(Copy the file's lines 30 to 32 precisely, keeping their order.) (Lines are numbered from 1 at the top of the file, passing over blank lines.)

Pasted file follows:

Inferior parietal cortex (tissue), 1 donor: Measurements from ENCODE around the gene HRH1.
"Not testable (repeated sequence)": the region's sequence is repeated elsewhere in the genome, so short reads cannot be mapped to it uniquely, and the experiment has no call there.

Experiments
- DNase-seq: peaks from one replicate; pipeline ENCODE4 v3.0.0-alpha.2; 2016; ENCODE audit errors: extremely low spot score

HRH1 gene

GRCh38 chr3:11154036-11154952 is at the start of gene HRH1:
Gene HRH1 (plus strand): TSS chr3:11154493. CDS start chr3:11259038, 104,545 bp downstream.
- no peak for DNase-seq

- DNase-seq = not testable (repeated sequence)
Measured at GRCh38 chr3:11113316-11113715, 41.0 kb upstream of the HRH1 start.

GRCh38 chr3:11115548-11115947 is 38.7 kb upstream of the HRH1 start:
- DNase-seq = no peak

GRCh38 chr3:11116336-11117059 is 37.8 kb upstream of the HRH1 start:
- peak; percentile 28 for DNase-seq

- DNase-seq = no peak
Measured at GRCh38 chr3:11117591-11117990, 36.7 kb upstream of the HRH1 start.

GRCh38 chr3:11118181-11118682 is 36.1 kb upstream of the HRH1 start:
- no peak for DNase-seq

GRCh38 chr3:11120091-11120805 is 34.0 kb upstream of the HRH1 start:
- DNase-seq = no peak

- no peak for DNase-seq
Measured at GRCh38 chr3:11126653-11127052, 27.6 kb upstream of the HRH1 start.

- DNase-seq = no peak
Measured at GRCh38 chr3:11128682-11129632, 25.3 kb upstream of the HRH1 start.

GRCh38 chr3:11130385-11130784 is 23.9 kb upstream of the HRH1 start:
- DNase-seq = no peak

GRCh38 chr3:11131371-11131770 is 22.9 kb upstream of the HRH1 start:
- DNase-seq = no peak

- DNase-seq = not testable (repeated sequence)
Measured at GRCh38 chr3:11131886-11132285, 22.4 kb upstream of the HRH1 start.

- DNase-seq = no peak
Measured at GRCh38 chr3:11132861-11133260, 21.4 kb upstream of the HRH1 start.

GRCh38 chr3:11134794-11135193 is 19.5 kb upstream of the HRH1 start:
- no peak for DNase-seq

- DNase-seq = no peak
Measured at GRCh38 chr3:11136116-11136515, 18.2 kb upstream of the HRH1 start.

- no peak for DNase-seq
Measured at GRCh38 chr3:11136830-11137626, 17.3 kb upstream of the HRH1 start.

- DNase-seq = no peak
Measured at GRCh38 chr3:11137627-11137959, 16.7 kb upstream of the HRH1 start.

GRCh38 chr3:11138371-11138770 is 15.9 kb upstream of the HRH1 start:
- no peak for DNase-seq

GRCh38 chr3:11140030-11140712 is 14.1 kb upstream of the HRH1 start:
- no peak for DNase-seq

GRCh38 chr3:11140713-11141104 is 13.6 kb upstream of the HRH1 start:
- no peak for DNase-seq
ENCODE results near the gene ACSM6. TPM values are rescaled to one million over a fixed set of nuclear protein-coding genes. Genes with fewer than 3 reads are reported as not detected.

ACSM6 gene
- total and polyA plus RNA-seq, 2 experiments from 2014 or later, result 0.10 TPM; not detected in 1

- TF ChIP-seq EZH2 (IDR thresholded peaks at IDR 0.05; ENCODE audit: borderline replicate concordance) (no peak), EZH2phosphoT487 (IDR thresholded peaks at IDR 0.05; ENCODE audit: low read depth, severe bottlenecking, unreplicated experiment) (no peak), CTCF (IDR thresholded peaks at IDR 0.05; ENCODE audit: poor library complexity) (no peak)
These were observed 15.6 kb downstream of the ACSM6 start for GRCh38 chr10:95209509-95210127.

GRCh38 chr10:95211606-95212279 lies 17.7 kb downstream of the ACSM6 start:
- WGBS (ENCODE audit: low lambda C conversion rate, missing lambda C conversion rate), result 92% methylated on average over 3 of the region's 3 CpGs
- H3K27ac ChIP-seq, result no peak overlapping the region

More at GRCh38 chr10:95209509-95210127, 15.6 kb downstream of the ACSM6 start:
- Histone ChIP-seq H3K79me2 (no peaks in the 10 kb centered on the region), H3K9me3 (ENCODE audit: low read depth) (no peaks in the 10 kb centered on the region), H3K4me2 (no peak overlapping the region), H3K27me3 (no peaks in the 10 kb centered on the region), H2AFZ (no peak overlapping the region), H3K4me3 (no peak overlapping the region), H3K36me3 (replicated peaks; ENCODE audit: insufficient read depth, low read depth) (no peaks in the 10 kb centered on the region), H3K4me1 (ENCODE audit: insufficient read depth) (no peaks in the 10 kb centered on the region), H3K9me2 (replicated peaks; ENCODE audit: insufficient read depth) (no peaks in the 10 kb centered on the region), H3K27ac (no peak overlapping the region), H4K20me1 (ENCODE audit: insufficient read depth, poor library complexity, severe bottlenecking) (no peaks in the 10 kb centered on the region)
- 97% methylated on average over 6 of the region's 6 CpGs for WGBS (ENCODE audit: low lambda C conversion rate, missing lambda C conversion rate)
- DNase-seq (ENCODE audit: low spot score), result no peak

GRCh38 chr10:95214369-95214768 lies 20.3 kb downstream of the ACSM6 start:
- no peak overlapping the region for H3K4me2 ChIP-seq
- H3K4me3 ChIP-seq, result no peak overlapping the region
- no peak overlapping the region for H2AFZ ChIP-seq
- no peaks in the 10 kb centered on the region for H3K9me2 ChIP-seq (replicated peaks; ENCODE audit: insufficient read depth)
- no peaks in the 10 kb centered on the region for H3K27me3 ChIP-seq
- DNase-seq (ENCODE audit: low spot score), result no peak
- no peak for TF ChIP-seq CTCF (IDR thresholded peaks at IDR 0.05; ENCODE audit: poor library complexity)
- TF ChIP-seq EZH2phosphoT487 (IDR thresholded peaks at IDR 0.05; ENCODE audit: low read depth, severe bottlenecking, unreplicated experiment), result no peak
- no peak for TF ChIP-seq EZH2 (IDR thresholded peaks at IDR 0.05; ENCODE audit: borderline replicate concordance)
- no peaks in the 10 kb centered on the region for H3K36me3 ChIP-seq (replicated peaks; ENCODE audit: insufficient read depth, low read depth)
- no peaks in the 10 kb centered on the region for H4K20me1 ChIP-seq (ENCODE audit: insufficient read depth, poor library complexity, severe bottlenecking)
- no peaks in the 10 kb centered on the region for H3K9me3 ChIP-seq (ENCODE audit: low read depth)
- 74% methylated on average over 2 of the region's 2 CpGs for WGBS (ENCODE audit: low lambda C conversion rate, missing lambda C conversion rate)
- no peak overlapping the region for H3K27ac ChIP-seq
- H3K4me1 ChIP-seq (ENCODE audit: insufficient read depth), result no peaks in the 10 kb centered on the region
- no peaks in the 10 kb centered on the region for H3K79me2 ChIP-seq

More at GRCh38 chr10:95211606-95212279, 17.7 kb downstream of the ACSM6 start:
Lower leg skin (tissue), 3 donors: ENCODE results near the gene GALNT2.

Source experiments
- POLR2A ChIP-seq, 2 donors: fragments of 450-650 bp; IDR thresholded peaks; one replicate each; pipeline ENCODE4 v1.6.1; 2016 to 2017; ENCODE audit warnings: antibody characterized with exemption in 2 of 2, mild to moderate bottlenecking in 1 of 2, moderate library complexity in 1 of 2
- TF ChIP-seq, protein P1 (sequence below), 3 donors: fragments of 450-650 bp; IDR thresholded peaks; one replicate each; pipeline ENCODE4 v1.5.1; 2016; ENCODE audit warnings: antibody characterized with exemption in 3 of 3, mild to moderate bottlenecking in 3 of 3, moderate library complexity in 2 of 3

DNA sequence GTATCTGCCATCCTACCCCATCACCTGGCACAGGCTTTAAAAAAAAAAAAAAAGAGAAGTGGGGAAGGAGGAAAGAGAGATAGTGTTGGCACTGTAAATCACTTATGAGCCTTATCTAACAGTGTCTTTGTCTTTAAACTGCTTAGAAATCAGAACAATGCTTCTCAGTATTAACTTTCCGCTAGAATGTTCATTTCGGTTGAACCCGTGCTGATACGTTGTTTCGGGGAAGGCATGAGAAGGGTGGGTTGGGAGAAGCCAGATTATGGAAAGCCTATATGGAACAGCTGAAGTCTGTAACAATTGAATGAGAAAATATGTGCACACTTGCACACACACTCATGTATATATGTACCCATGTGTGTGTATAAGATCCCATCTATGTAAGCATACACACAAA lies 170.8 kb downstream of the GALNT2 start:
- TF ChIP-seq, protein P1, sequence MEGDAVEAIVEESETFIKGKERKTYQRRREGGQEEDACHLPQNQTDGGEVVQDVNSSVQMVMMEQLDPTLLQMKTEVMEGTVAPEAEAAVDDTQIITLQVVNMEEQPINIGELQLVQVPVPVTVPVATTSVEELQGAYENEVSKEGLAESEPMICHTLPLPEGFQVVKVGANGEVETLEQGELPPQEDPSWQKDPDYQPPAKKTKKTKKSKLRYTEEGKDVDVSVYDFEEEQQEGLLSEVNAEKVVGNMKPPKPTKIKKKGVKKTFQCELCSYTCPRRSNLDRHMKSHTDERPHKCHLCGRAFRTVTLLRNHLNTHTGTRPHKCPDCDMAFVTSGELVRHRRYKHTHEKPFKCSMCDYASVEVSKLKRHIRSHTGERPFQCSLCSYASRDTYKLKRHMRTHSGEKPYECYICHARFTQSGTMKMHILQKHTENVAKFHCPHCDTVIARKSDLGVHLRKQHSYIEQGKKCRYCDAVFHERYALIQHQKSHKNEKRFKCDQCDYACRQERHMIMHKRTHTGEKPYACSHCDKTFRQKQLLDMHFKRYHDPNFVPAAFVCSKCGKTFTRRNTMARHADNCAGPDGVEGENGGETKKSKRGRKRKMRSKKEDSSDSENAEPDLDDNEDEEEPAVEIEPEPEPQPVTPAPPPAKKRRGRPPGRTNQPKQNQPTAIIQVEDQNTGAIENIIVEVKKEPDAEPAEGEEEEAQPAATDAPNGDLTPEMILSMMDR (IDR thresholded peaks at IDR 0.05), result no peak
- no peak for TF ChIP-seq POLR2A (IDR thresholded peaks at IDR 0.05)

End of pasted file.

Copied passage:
Measured at GRCh38 chr3:11131886-11132285, 22.4 kb upstream of the HRH1 start.

- DNase-seq = no peak
Measured at GRCh38 chr3:11132861-11133260, 21.4 kb upstream of the HRH1 start.